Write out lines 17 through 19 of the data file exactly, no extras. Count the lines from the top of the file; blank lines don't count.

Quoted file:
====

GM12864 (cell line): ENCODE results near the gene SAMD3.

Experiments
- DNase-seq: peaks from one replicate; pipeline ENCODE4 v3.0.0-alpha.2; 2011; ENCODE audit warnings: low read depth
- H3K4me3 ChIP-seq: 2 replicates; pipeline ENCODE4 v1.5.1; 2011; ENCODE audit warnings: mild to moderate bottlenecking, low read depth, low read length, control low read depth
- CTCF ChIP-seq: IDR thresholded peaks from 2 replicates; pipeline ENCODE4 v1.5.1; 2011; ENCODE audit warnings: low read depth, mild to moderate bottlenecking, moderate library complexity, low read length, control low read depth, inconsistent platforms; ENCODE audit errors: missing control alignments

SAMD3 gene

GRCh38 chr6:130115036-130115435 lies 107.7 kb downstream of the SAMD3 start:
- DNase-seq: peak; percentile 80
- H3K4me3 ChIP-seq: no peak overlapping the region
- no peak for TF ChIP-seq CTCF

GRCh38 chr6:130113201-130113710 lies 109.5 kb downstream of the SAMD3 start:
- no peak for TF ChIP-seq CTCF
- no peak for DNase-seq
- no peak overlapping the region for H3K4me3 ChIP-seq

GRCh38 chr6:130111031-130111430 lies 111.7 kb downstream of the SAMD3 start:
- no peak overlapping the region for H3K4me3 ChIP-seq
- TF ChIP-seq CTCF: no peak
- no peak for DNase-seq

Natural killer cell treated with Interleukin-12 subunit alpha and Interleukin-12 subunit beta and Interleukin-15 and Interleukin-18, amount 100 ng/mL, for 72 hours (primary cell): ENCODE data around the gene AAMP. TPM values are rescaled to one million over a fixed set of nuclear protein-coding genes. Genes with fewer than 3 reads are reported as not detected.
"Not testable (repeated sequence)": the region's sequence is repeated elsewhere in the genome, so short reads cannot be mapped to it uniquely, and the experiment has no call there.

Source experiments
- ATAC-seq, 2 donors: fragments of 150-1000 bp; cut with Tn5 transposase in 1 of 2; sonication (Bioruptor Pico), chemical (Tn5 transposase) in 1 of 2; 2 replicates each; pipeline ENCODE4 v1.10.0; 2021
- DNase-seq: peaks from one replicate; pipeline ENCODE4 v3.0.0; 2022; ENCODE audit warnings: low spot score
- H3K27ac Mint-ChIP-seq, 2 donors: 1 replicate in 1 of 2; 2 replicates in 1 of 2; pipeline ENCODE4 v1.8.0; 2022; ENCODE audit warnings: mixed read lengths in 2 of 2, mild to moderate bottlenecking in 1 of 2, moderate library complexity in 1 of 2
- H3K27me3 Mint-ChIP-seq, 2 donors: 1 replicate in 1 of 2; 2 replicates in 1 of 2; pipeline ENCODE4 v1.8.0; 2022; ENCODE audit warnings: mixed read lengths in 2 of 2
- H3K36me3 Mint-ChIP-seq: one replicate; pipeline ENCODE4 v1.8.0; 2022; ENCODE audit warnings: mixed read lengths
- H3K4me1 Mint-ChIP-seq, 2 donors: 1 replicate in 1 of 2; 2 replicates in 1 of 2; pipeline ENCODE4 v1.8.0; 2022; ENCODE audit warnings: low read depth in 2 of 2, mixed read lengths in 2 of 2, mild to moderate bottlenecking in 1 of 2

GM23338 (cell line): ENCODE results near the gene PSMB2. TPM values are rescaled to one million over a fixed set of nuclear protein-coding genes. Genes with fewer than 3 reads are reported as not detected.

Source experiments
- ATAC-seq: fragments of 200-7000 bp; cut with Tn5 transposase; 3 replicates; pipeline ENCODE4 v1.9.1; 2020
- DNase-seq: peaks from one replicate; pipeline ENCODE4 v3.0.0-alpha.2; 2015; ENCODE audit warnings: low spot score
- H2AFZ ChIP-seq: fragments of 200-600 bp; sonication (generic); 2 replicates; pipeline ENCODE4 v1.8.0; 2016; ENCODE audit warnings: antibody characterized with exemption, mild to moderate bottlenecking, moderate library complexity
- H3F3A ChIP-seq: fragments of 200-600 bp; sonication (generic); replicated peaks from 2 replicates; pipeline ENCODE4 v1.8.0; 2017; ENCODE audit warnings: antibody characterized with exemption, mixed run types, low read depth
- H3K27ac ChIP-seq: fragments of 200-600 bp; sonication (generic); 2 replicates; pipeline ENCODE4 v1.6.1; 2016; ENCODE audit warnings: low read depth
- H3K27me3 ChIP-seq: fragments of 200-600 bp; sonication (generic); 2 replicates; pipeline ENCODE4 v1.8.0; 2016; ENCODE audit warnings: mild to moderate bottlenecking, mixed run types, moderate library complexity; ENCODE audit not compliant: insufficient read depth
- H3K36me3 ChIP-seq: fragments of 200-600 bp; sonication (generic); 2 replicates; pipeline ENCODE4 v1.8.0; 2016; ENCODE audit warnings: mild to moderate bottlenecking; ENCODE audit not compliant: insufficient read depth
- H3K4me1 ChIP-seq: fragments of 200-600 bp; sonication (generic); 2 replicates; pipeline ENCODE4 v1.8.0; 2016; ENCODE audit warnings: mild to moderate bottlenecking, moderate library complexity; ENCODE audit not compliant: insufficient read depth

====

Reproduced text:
- TF ChIP-seq CTCF: no peak
- no peak for DNase-seq

Natural killer cell treated with Interleukin-12 subunit alpha and Interleukin-12 subunit beta and Interleukin-15 and Interleukin-18, amount 100 ng/mL, for 72 hours (primary cell): ENCODE data around the gene AAMP. TPM values are rescaled to one million over a fixed set of nuclear protein-coding genes. Genes with fewer than 3 reads are reported as not detected.